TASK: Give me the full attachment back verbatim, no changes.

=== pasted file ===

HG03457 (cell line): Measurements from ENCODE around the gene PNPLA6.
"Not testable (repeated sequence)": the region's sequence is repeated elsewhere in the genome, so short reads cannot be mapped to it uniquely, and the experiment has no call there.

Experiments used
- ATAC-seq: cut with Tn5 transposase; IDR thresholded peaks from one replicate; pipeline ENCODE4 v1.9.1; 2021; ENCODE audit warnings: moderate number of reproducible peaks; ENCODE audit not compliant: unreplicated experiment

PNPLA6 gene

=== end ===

HG03457 (cell line): Measurements from ENCODE around the gene PNPLA6.
"Not testable (repeated sequence)": the region's sequence is repeated elsewhere in the genome, so short reads cannot be mapped to it uniquely, and the experiment has no call there.

Experiments used
- ATAC-seq: cut with Tn5 transposase; IDR thresholded peaks from one replicate; pipeline ENCODE4 v1.9.1; 2021; ENCODE audit warnings: moderate number of reproducible peaks; ENCODE audit not compliant: unreplicated experiment

PNPLA6 gene